828 F2d 20 Savage v. Scroggy
828 F.2d 20
James SAVAGE, Plaintiff-Appellant,
Gene SCROGGY and Tim Barnes, Defendants-Appellees.
United States Court of Appeals, Sixth Circuit.
Sept. 2, 1987.
NOTICE: Sixth Circuit Rule 24(c) states that citation of unpublished dispositions is disfavored except for establishing res judicata, estoppel, or the law of the case and requires service of copies of cited unpublished dispositions of the Sixth Circuit.
Before BOYCE F. MARTIN, Jr. and BOGGS, Circuit Judges, and WISEMAN, District Judge.*
Plaintiff has appealed from the district court's summary judgment in this prisoner civil rights action. Upon consideration of the record and the briefs, this panel unanimously agrees that oral argument is unnecessary. Fed.R.App.P. 34(a).
Plaintiff is incarcerated at the Kentucky State Penitentiary. On May 17, 1986, he was charged with assaulting a prison guard, a Category III offense. He received written notice of the charge on May 18, 1986 and a hearing was held on May 28, 1986. At the hearing, plaintiff apparently defended himself by claiming that he was intoxicated on the date in question and did not have the requisite intent to assault within the meaning of Ky.Rev.Stat. Secs. 508.010-508.040. Plaintiff was found guilty and assigned to administrative segregation for 180 days. The report of the Adjustment Committee specifically stated that the finding of guilt was based on the report of another prison guard, an eyewitness to the assault. Plaintiff appealed the decision of the Adjustment Committee to the warden who concurred in the Committee's decision.
Plaintiff filed a complaint on August 20, 1986, wherein he claimed that his due process rights were violated by the Adjustment Committee's action of assigning him to administrative segregation "without a written assessment of the evidence relied upon and why his intoxication defense under KRS 501.080 wasn't credible." The district court granted defendants' motion for summary judgment.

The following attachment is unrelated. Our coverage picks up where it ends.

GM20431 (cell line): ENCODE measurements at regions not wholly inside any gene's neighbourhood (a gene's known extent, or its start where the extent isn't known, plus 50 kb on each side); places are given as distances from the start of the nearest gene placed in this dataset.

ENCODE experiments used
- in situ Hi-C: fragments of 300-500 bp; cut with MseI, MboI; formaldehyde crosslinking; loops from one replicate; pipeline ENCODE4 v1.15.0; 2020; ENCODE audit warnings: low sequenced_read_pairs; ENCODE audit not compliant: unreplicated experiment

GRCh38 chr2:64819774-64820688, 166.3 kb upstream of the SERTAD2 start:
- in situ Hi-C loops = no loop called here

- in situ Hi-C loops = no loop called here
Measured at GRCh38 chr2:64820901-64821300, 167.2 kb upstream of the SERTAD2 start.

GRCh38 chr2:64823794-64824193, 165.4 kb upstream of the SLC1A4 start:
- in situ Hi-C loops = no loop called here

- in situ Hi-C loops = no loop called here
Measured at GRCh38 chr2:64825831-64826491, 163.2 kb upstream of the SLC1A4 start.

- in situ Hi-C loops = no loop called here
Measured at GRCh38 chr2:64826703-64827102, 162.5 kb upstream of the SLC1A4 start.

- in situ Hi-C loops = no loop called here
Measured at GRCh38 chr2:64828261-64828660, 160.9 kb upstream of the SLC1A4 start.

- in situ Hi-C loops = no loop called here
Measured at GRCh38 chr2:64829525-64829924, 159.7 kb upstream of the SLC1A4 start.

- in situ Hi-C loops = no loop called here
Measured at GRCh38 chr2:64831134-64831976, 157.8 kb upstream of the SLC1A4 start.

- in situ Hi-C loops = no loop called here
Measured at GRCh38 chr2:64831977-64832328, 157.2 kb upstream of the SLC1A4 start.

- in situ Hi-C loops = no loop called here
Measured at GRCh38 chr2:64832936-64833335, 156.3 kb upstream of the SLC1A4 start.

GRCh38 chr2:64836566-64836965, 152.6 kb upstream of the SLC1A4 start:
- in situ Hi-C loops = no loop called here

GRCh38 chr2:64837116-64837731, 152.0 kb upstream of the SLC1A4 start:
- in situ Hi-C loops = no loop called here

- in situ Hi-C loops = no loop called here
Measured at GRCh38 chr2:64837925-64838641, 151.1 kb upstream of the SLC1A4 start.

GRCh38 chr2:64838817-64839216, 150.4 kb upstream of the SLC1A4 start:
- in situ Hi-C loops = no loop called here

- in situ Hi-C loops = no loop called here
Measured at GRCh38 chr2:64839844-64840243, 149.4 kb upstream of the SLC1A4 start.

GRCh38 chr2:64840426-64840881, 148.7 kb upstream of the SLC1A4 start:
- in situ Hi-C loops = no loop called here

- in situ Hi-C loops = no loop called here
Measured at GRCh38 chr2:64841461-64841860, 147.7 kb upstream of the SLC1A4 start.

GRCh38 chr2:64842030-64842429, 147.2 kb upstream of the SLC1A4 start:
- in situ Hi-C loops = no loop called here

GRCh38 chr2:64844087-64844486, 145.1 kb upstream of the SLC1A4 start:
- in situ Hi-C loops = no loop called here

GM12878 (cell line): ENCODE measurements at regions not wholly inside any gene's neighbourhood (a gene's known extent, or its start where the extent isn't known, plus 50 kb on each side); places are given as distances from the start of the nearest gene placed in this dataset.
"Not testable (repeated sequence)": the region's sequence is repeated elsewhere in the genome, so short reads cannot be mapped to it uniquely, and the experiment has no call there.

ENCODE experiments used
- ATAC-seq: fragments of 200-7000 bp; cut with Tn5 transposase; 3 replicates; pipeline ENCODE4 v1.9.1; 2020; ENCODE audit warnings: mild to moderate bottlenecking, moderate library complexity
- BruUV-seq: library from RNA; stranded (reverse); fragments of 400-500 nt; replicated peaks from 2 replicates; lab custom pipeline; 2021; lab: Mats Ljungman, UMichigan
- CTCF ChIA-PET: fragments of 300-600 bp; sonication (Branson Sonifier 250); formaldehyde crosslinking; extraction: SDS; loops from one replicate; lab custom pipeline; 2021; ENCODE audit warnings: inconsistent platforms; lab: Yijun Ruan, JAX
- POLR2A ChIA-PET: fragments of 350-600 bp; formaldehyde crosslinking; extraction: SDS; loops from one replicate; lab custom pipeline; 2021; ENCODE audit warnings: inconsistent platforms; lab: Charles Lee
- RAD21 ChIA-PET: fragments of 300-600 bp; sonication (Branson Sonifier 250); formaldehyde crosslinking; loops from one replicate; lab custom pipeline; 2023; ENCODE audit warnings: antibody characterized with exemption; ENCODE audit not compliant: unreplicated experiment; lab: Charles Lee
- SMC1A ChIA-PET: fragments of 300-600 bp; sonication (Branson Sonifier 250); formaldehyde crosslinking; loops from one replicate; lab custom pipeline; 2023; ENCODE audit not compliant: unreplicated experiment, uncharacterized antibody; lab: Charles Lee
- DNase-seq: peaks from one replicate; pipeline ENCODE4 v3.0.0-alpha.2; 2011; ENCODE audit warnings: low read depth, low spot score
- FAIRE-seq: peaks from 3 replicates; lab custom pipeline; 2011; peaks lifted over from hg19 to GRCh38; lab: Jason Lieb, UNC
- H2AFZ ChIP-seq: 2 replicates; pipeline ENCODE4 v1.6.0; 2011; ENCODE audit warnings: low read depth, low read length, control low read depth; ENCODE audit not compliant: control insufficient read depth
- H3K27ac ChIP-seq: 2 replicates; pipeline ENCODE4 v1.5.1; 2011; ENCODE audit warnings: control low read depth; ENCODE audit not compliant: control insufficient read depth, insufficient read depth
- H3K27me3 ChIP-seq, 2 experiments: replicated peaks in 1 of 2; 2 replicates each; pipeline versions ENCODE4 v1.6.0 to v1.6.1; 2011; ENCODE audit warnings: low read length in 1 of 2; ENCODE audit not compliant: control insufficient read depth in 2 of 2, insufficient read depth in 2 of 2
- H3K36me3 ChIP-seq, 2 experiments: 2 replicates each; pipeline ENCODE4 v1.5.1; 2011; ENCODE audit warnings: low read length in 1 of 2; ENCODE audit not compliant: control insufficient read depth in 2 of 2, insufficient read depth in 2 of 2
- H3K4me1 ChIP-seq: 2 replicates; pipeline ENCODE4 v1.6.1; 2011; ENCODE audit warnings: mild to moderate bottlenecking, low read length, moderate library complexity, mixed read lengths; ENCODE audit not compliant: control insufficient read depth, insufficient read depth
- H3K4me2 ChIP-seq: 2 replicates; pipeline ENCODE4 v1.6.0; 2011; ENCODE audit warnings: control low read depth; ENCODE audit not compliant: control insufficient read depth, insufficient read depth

The record establishes that the Adjustment Committee complied with the requirements of Wolff v. McDonnell, 418 U.S. 539 (1974). Plaintiff was provided with written notice of the charges against him within 24 hours of the incident and he was afforded an opportunity to be heard before he was placed in administrative segregation. In addition, he received a written statement contained in the incident report which detailed the evidence and reasons relied on for the finding of guilt. He also received reasons supporting the recommended disciplinary action. As to plaintiff's claims that his defense of intoxication was sufficient to negate the requisite intent to assault, the Adjustment Committee either did not believe that he was intoxicated or did not believe that intoxication was a sufficient defense to the charge. In Superintendent v. Hill, 472 U.S. 445 (1985), the Supreme Court determined that due process only requires that some evidence support the decision to discipline. The record reflects that there was an eyewitness to the assault. This evidence is sufficient under Hill.
Accordingly, the judgment of the district court is affirmed. Rule 9(b)(5), Rules of the Sixth Circuit.
The Honorable Thomas A. Wiseman, Jr., U.S. District Judge for the Middle District of Tennessee, sitting by designation